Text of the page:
This stove-top macaroni and cheese recipe is the best ever. I’ve made it a lot of different ways, and love this one. It is easy and consistently good.
2 large eggs
1 12-oz (341 ml) can evaporated milk
¼ tsp (1 ml) Tabasco sauce
2 tsp (10 ml) salt
¼ tsp (1 ml) ground black pepper
1 tsp (5 ml) dry mustard, dissolved in 1 tsp (5 ml) water
½ lb (225 g) elbow macaroni
4 tbsp (50 ml) unsalted butter
12 oz (350 g) Cheddar or Monterey Jack cheese, grated (bat 3 c/750 ml). Use sharp or mild cheddar, as desired
Toasted bread crumbs or crumbled saltine crackers* (optional, to me)
1. Mix eggs, 1 cup (250 ml) evaporated milk, Tabasco sauce, ½ tsp (2ml) salt, pepper and dry mustard in a small bowl and set aside.
2. Meanwhile, heat 2 qt (2 L) water to boil in a large heavy-bottomed saucepan or Dutch oven. Add remaining 1½ tsp (7 ml) salt and the macaroni; cook until almost tender but still a little firm to the bite.
3. Drain and return the macaroni to the pan over low heat, add butter and toss to melt.
4. Pour the egg mixture over the buttered noodles along with three-quarters of the cheese; stir until thoroughly combined and cheese starts to melt.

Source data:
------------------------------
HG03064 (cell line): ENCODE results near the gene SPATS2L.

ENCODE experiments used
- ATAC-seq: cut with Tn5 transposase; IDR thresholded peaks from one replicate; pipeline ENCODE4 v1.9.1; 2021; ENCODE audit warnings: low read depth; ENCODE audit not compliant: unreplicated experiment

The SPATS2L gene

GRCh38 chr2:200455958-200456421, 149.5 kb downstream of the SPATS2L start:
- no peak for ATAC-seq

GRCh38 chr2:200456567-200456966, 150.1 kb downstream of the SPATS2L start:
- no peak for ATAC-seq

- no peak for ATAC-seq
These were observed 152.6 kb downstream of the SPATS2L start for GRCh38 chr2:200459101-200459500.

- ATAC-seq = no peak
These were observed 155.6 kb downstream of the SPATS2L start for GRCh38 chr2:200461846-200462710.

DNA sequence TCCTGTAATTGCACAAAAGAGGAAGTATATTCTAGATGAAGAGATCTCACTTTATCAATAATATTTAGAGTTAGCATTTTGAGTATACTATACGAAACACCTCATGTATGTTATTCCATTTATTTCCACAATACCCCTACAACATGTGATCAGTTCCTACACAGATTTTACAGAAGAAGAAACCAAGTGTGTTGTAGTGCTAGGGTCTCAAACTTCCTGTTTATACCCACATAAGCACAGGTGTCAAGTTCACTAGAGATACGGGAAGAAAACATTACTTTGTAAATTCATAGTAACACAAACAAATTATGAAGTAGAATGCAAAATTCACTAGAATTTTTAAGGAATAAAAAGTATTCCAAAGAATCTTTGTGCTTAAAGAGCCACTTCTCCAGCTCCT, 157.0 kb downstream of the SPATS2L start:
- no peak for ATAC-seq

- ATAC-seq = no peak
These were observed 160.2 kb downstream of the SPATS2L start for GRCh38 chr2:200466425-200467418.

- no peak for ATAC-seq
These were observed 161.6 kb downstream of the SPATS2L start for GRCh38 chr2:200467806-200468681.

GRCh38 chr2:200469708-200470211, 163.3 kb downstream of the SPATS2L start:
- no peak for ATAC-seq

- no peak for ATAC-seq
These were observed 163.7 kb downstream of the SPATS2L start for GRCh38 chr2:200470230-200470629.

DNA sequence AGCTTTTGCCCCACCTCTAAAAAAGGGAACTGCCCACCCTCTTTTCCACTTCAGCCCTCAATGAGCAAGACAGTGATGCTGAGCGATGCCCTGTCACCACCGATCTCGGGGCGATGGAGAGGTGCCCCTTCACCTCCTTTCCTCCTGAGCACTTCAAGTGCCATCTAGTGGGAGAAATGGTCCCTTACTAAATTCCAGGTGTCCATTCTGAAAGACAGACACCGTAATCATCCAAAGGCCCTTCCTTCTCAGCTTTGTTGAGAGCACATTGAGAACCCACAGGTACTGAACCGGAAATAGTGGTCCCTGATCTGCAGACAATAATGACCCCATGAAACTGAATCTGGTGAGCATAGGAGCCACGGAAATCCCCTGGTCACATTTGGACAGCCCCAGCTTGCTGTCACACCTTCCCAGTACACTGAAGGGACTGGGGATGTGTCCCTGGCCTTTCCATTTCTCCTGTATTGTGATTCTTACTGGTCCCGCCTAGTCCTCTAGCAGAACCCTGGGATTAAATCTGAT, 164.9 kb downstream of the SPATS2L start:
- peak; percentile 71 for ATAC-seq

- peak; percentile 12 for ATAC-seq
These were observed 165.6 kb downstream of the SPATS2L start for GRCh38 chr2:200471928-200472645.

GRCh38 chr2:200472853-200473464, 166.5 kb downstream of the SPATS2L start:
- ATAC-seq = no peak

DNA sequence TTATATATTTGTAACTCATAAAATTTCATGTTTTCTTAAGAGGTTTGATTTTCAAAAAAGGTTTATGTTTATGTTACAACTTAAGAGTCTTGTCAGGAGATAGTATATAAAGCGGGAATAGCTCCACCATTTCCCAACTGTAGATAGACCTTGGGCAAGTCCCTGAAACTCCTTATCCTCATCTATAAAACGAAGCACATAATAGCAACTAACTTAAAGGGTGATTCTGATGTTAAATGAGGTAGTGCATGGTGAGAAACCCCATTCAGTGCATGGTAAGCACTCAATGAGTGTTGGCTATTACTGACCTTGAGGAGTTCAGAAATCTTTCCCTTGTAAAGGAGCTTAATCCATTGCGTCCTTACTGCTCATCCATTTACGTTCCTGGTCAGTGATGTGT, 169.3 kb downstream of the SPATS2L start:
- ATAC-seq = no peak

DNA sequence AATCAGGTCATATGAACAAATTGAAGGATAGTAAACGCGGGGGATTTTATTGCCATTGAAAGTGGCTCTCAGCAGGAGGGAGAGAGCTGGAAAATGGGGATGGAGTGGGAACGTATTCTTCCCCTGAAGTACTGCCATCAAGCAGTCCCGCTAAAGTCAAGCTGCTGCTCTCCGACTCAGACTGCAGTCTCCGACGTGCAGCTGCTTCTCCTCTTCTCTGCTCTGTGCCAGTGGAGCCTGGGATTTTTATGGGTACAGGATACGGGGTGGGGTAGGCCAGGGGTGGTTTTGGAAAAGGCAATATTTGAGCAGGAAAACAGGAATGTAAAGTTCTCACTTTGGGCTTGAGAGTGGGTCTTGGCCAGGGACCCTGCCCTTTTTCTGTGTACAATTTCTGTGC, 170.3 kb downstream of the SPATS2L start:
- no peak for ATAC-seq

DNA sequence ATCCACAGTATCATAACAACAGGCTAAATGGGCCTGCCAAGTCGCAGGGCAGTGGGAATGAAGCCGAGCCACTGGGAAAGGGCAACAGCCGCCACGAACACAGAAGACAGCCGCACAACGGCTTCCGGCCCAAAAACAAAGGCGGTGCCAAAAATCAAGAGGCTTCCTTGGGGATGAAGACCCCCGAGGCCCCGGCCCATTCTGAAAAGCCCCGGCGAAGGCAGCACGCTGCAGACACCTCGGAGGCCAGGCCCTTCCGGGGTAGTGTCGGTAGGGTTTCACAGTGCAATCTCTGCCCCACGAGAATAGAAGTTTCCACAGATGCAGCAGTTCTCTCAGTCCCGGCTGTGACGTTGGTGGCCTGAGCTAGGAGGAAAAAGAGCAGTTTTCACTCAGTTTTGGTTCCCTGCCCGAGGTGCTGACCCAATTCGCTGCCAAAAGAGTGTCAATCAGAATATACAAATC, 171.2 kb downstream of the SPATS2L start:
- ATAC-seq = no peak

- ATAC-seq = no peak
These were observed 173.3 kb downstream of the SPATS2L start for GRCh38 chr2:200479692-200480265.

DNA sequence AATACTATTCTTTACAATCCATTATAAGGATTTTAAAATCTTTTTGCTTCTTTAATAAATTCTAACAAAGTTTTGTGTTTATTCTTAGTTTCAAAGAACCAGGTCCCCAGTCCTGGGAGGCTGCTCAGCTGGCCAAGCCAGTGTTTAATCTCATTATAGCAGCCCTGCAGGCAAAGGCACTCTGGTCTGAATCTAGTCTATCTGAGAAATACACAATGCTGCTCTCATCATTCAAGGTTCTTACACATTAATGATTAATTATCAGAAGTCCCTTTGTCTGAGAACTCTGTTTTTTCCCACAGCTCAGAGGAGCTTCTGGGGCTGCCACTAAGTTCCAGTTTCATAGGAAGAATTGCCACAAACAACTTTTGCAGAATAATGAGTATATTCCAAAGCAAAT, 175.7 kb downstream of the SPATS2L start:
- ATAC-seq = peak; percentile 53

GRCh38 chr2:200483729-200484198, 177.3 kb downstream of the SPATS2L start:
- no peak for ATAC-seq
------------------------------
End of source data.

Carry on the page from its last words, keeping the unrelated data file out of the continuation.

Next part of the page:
5. Gradually add remaining evaporated milk and cheese, stirring constantly, until mixture is hot and creamy, about 5 minutes.
6. Serve immediately, topped with toasted bread crumbs or crumbled crackers.
Macaroni and Cheese Styles
“There are two styles of macaroni and cheese. One combines macaroni with a cheese-flavoured white sauce… The other is layered macaroni and cheese topped with a milk or milk-and-egg mixture that forms a custard when the combination is baked.
The food staff at Cook’s Illustrated magazine found a third style of macaroni and cheese preparation, which they credited to John Thorne’s Simple Cooking cookbook. [This recipe.] The recipe testers at Cook’s Illustrated described Thorne’s recipe and their adaptations in the January-February 1997 issue and rated it the best macaroni and cheese recipe they tested.”
Reading a Kirkus review of Simple Cooking, John Thorne’s books sound worth reading as much for his commentary on food and foodie trends as for the cookery information and recipes.